A Jul 9 2014 LinkedIn Pulse article The Chief Digital Officer is dead (or at least should be), by Laurence Buchanan, Partner at EY, has stirred up some lively discussion. Laurence noted that
“Some CDOs are empowered change agents, revitalising and re-imagining the companies that they work for and where that is the case I am fully supportive of the role. But the danger I see in the rush towards creating a Chief Digital officer role is that in some organisations the role is either a parking lot to park all of the challenges that no one else wants to deal with, or a vanity title with little ability to drive real change.”
As you would expect, this met with some disagreement, including a major rant from David Mathison, Curator at Chief Digital Officer Summit and Founder at CDO Club. David points with pride to the From CDO to CEO, the Career Path: http://cdoclub.com/from-chief-digital-officer-to-ceo, noting that
“More than 60% of Chief Digital Officers in the Advertising sector had previous experience as CEO, President, GM, or Executive Director. More than 30% of Chief Digital Officers in the Media sector had previous experience as CEO, President, GM, or Executive Director.”
On the other hand, Lawrence finds broad agreement from many with personal experience of similar situations to the scenario he outlined. Comments included:
“Any newly created executive role in the company if the person is not empowered is bound to be a failure.”
“The CDO should in my opinion lead a digital transformation process. To do so the CDO must also have the skills and personality to be the main driver of cultural change in a company… many companies are struggling with understanding the role.”
“not to apply the same principle to all CDOs, but often appointing one is like defining a “Digital Strategy”. It leans towards a perspective that digital is a separate thing (broad and difficult to define anyway); or that digital is a set of channels or somehow to one side of the business. As opposed to a perspective that digital is a driver of the corporate strategy and thus, by default, everyone’s responsibility.”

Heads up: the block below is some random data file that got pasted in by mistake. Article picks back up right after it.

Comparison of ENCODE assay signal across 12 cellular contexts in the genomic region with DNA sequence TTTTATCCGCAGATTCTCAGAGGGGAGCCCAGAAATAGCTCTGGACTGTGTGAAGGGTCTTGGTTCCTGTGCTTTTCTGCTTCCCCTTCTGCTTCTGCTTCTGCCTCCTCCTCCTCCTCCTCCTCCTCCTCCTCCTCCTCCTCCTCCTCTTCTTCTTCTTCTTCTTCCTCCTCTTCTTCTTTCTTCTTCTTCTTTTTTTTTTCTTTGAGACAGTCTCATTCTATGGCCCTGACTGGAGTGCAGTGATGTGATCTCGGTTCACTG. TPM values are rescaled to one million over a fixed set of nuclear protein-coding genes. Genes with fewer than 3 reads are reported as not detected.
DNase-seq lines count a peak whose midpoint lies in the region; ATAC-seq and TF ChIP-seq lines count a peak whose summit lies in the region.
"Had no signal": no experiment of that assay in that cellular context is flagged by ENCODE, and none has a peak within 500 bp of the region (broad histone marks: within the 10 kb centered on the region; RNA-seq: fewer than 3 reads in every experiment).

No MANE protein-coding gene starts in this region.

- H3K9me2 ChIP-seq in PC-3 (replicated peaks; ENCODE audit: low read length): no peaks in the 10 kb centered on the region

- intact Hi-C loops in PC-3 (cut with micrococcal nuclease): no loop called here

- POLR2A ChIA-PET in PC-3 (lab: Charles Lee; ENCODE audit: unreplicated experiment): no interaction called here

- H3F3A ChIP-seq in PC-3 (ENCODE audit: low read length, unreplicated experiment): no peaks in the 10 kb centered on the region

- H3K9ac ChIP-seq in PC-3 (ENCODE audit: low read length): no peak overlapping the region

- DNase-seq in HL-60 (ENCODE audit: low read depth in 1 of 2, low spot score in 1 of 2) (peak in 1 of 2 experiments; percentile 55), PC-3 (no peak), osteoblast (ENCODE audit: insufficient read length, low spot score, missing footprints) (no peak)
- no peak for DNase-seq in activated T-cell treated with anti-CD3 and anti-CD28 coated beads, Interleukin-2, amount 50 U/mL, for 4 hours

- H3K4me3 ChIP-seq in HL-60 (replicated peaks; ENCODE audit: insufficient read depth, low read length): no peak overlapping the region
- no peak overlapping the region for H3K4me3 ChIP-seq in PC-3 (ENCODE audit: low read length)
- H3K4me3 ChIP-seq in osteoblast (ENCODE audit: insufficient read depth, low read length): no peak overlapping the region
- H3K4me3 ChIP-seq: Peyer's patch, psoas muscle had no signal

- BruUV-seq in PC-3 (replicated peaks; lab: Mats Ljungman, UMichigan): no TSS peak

“Reducing the role of digital to a CDO that allows the establishment to continue doing what they did for decades certainly isn’t a role to embrace.”
Overall, there certainly seems to be a case that some organisations are appointing a CDO for the wrong reasons, certainly with no expectation that the CDO will be potential a CEO or even work closely with the current C-suite.
A different take on the CDO question comes from Marie Johnson, managing director and chief digital officer at the Centre for Digital Business. In an 8th October, 2014 CIO article When will the public service appoint CDOs? Marie discusses her experience in 2012, while at the then Department of Immigration and Citizenship (DIAC), where she led a team with diverse public and private sector experience to examine the appointment of a CDO. Marie describes a thorough consultation process and the creation of a ‘two-speed IT’ concept that could accommodate the different roles, responsibilities, relationships and rhythms across the digital and industrial environments.
Marie notes that
“The chief digital officer role clearly would not be an IT role, but a role to drive the transformation of the operating model. This was the first investigation of the CDO role and related governance issues in the Australian public service.The big missing piece 18 months ago and still today is the whole-of-government story: a coherent strategy driving the digital transformation of government and the digital transformation of government agencies.”
Marie’s conclusion is that
“There is now an increasing urgency for action on the National Commission of Audit recommendation for the appointment of an Australian Government chief digital officer (and accompanying CDO roles in key agencies) – a pivotal role to drive the strategy for deep and systemic transformation.”